An article, ‘Considering the ethical implications of digital collaboration in the Food Sector’, is published today in the November issue of the data science solutions journal ‘Patterns’.

The University of Lincoln has been leading a UK-wide interdisciplinary research network, the Internet of Food Things Network+, and as part of this broader work looking at the digital transformation of the food production supply chain, a working group have been established to explore the ethical issues surrounding the accessing of data needed to support this transformation. Food production is the largest sector in the UK manufacturing industry. Complex food production and distribution processes and systems, involving millions of people and organisations, produce huge amounts of data every day. Therefore, there is a need for these new systems to be able to securely work together, share and access a wide variety of data sources across the entire food sector. Sharing data and using it more effectively, such as with AI and other new technological innovations, can potentially reduce waste, increase sustainability and protect health. However, this article warns that new technology may also introduce ethical issues and unexpected, harmful consequences.

Lead author Dr Naomi Jacobs from the Imagination Laboratory at Lancaster University said: “Rather than ask general questions about what might go wrong, or have to wait until something is fully built – when it is probably too late to change things without huge costs or starting all over again – we imagined what the world might look like if ‘data trusts’ (designed to protect private data while allowing others to make use of it) already existed.”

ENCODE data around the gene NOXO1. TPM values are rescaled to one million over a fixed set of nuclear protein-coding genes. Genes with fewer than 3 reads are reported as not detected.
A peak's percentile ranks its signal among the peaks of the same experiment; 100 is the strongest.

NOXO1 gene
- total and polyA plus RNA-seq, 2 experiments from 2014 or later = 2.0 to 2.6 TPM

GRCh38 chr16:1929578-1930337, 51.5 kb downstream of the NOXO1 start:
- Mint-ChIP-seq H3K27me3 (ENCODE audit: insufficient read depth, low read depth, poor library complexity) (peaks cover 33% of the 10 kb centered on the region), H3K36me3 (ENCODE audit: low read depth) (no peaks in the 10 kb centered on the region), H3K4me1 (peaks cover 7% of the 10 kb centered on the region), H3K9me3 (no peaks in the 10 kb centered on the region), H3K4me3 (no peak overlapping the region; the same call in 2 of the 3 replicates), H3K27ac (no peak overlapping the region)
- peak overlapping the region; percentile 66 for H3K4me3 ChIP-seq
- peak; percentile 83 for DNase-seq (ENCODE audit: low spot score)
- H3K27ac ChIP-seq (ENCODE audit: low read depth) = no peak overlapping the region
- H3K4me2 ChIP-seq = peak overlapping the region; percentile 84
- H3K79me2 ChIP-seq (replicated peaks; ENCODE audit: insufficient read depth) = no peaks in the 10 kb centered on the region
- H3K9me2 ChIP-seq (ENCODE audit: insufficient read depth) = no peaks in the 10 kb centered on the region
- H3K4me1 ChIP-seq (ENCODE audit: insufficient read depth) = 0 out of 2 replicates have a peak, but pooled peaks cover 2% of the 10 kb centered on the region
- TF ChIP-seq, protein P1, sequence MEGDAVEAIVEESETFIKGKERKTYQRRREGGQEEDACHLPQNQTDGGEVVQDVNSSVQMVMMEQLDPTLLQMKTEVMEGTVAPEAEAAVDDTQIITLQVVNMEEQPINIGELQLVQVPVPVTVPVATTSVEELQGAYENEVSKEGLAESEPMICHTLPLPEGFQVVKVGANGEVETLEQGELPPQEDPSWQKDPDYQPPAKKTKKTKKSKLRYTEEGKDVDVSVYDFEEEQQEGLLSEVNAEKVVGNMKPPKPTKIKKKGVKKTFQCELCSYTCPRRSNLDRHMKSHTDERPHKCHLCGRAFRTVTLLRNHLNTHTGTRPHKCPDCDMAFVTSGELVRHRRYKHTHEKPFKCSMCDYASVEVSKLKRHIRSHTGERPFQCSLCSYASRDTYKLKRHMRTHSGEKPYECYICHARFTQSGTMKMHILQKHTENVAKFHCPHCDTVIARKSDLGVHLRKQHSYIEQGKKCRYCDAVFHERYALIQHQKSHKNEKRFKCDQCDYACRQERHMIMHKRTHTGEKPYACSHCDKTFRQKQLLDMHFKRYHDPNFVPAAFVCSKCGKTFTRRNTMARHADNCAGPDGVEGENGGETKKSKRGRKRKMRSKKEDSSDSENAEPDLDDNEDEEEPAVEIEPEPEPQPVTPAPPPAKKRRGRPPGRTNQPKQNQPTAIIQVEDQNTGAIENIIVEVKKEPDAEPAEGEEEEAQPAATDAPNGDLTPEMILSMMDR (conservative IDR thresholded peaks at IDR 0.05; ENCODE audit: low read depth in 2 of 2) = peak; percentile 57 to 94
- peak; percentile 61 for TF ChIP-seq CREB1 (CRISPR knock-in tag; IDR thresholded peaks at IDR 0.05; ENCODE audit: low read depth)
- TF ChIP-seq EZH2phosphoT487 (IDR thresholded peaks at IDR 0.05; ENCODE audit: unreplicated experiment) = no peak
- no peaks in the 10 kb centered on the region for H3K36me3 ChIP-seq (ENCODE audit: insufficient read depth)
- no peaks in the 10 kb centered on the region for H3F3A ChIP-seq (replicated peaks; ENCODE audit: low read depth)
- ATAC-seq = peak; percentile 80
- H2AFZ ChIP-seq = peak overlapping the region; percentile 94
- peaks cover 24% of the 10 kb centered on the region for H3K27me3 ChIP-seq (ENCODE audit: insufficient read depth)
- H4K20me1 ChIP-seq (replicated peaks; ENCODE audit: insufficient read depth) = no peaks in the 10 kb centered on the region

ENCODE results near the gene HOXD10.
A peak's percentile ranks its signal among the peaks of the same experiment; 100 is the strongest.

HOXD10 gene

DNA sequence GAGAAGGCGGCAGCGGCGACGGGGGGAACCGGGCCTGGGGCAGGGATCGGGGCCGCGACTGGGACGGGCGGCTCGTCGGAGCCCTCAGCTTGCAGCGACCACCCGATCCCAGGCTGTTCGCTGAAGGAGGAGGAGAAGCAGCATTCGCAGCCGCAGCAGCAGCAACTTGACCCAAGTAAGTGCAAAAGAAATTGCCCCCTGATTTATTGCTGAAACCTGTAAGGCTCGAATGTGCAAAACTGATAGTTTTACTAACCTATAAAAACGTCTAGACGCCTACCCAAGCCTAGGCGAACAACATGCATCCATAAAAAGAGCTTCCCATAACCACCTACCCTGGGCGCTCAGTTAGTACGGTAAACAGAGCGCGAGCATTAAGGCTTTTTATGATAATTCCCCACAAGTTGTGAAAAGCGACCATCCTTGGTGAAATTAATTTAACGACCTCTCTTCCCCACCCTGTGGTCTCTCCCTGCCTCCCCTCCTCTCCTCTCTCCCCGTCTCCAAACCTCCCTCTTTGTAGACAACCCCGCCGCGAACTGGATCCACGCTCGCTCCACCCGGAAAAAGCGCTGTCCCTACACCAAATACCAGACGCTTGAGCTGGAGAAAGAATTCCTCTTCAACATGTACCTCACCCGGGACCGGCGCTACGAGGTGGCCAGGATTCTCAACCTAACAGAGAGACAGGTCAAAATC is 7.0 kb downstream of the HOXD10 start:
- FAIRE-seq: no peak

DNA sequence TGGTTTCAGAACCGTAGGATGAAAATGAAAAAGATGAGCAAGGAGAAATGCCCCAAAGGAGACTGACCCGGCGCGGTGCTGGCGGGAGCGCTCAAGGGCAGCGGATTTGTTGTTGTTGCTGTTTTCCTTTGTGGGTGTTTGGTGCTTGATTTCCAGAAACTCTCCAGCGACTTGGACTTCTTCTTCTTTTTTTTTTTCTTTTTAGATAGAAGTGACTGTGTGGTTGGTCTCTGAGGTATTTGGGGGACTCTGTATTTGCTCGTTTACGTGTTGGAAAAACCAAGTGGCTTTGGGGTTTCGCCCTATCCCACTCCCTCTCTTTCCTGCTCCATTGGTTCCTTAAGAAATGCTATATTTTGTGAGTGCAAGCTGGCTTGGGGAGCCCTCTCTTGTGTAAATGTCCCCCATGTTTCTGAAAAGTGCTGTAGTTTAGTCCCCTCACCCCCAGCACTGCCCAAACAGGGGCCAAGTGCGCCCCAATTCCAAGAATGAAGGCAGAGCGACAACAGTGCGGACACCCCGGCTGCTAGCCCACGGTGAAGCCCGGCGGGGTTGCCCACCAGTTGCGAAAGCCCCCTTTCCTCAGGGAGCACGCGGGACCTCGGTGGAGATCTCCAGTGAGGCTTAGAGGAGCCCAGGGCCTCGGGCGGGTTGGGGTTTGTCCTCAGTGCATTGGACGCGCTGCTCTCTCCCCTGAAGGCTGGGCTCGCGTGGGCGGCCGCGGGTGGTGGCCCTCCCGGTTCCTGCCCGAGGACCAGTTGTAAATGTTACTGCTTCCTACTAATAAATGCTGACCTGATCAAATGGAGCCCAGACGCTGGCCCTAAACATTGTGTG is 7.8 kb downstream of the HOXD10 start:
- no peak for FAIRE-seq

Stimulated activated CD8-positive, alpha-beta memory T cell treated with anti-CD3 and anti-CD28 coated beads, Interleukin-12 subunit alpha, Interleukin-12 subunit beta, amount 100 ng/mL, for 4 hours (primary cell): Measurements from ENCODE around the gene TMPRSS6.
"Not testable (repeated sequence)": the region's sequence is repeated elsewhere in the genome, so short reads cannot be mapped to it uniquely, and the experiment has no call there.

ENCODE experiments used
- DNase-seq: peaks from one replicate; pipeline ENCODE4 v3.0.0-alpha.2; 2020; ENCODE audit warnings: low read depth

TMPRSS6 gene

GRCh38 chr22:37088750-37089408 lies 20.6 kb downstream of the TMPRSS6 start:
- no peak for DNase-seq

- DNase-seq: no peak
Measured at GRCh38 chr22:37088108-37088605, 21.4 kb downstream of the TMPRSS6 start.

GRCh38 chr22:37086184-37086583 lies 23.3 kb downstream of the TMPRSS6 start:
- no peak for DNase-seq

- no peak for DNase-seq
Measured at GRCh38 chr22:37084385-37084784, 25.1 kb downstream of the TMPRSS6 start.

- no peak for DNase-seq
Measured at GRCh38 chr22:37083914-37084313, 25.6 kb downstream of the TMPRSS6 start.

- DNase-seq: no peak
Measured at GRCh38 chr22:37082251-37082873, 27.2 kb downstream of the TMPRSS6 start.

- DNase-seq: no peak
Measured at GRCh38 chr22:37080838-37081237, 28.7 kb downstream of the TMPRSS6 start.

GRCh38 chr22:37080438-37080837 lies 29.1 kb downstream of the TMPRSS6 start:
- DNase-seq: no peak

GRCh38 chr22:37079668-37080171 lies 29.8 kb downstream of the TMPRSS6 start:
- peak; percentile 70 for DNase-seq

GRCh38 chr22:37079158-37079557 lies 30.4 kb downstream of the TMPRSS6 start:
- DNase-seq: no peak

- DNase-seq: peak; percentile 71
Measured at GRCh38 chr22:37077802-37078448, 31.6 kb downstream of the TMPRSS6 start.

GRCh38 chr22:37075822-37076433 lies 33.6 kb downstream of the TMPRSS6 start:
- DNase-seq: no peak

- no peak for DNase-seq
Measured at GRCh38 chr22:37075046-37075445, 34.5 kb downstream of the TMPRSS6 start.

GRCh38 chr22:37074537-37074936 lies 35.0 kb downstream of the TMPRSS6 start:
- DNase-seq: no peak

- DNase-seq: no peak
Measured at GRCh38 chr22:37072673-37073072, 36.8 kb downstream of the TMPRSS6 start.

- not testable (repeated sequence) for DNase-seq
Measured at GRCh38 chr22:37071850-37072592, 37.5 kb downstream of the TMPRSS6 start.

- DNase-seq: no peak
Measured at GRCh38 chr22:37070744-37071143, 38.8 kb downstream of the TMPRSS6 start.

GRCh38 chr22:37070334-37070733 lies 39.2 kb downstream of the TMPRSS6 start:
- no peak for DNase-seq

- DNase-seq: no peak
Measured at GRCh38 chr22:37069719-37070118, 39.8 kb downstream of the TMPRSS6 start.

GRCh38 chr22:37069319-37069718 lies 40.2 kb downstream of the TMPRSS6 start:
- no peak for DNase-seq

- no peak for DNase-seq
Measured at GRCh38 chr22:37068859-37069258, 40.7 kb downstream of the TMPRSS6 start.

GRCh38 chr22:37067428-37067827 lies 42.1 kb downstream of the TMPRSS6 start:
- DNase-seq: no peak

As part of a wider project established by the Internet of Food Things Network+ (led by the University of Lincoln) to explore data trusts related to the food sector, the research team created objects that acted as ‘props’ from that fictional world such as a ‘documentary’ film about a supermarket recall, and the real-time supermarket ready meal packaging. These props were used with a set of cards designed to enable engagement with the ethics of technology, called the Moral-IT Deck. Using these, they worked with experts in food and technology to evaluate the potential ethical benefits, risks and challenges they posed.

The project was funded by the Internet of Food Things Network+ and also the AI for Scientific Discovery Network+. Co-authors included: Imagination Lancaster, LICA, Lancaster University; The Lincoln Institute of Agri Food Technology, University of Lincoln; Future Food Beacon of Excellence and School of Biosciences, University of Nottingham; School of Chemistry, Faculty of Engineering & Physical Sciences, University of Southampton; School of Business and Management, Royal Holloway University of London, and Royal Agricultural University, Cirencester.